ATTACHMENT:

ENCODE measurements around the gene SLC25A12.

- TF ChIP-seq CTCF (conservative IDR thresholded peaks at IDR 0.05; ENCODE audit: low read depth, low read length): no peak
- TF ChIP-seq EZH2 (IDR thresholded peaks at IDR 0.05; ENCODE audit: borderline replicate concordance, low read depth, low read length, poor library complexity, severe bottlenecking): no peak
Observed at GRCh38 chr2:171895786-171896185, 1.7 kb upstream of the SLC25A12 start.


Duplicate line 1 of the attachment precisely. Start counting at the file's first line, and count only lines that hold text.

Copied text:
ENCODE measurements around the gene SLC25A12.